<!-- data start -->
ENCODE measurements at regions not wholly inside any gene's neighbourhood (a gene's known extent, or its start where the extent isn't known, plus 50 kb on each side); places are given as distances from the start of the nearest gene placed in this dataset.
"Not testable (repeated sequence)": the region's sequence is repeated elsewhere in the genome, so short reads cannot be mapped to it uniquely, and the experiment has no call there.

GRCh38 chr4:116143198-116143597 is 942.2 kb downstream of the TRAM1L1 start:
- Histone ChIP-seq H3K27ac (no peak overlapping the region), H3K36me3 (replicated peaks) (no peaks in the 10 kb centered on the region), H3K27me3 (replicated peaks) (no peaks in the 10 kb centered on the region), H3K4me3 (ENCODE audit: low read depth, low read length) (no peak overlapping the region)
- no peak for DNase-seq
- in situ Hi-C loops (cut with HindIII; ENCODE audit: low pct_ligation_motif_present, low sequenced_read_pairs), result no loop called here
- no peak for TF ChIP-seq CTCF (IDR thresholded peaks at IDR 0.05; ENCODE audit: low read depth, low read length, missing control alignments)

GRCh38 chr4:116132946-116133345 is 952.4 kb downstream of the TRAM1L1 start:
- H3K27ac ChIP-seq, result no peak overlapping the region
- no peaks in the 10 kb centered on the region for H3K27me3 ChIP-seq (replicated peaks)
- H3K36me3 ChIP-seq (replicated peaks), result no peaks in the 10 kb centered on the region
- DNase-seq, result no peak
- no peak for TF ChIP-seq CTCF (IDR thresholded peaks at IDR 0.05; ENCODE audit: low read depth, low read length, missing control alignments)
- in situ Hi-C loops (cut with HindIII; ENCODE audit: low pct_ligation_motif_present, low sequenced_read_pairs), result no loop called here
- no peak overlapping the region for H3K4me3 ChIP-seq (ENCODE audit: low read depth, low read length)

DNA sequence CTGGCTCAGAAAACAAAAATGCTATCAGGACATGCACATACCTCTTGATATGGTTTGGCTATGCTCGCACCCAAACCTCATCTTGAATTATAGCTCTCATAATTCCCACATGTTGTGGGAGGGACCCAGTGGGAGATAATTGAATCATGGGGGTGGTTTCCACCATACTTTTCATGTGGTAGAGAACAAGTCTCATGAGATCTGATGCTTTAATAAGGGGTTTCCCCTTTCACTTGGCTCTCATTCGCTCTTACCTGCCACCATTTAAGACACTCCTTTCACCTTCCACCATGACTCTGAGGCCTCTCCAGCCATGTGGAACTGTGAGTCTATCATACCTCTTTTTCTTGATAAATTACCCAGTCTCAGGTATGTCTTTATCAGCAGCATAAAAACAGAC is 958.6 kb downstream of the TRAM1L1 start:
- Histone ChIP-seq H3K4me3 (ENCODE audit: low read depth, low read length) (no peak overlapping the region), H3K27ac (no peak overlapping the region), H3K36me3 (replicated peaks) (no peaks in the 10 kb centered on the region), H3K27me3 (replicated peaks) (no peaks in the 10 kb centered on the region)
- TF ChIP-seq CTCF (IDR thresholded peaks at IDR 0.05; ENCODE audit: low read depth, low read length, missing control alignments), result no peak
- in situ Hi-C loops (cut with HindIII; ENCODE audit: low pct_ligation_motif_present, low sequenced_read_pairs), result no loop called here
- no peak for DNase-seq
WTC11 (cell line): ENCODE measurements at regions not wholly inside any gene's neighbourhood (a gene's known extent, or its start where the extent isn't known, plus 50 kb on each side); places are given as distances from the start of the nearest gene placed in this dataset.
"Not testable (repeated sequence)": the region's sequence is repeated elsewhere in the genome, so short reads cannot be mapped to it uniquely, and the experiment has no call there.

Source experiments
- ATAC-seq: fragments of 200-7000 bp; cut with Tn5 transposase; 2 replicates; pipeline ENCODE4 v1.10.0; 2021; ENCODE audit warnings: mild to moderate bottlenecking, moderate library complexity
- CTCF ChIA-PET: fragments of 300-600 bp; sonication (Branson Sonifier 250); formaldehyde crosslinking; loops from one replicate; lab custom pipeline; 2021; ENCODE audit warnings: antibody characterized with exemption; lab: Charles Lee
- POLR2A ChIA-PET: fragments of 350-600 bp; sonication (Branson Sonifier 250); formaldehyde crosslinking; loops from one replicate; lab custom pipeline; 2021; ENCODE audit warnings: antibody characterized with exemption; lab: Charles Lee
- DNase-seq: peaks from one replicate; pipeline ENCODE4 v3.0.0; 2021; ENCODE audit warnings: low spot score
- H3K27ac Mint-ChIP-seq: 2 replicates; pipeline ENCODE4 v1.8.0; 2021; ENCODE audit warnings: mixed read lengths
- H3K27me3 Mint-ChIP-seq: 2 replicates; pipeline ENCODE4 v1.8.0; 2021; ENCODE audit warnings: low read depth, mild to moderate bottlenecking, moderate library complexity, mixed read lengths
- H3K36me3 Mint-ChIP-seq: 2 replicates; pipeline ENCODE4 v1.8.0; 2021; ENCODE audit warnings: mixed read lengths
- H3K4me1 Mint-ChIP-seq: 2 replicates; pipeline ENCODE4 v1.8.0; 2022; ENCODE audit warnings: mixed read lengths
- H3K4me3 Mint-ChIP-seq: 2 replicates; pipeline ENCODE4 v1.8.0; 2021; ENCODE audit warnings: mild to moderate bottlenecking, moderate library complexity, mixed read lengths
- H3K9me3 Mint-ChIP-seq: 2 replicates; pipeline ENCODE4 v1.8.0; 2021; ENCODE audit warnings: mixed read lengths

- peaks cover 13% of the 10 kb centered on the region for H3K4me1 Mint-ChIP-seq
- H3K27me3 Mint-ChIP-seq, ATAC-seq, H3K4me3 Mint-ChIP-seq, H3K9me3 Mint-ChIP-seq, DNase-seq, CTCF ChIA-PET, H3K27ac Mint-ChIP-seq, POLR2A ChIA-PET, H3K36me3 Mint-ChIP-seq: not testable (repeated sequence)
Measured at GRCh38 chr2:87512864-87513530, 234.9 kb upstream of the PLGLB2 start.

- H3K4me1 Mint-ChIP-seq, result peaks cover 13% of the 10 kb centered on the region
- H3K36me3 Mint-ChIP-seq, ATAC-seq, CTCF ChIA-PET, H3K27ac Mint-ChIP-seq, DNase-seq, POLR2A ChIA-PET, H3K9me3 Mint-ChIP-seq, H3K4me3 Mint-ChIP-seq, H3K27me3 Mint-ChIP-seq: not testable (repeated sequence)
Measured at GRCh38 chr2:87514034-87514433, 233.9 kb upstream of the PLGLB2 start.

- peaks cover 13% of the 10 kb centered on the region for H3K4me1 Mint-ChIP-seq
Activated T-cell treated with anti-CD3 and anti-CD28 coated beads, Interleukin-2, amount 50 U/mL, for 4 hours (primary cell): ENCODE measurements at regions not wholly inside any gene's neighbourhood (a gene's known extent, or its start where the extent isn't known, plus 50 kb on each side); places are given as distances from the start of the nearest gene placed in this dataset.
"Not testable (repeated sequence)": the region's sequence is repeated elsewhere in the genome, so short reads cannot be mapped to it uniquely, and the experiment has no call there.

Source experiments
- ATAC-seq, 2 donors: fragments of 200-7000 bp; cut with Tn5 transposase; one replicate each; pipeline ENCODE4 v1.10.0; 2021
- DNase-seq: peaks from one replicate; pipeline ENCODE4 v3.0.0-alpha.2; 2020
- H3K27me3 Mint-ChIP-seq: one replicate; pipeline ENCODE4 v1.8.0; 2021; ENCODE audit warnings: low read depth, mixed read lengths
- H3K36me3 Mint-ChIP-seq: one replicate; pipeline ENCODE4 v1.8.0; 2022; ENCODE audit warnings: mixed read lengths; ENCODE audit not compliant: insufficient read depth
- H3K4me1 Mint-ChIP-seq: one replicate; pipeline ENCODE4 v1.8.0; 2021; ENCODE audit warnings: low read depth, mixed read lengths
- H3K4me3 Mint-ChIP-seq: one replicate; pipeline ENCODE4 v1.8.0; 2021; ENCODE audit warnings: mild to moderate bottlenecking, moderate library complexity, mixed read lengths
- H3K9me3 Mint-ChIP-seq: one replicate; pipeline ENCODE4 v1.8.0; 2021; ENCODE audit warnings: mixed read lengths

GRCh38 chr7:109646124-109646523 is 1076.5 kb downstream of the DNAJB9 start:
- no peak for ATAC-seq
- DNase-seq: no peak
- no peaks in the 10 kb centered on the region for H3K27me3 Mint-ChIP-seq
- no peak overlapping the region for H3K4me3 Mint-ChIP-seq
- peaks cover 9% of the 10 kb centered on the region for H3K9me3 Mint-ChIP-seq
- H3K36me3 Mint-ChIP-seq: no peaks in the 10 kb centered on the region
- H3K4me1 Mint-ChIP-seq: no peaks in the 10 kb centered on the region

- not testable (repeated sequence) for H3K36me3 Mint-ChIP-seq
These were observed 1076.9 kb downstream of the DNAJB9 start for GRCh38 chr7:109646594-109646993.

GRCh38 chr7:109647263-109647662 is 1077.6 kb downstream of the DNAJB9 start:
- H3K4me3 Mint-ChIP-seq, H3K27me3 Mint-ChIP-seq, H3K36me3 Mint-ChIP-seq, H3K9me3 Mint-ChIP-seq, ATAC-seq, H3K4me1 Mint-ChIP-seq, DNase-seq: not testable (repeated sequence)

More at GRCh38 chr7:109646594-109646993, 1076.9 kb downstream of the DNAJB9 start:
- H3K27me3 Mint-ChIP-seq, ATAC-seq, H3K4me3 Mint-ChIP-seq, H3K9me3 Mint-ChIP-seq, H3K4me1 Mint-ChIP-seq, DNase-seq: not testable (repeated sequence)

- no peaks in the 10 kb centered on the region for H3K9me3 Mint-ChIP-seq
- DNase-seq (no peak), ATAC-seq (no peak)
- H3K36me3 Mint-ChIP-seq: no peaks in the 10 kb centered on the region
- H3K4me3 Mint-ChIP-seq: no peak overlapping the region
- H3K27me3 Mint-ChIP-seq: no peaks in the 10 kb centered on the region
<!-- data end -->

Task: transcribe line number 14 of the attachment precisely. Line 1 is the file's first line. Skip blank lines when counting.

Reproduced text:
- in situ Hi-C loops (cut with HindIII; ENCODE audit: low pct_ligation_motif_present, low sequenced_read_pairs), result no loop called here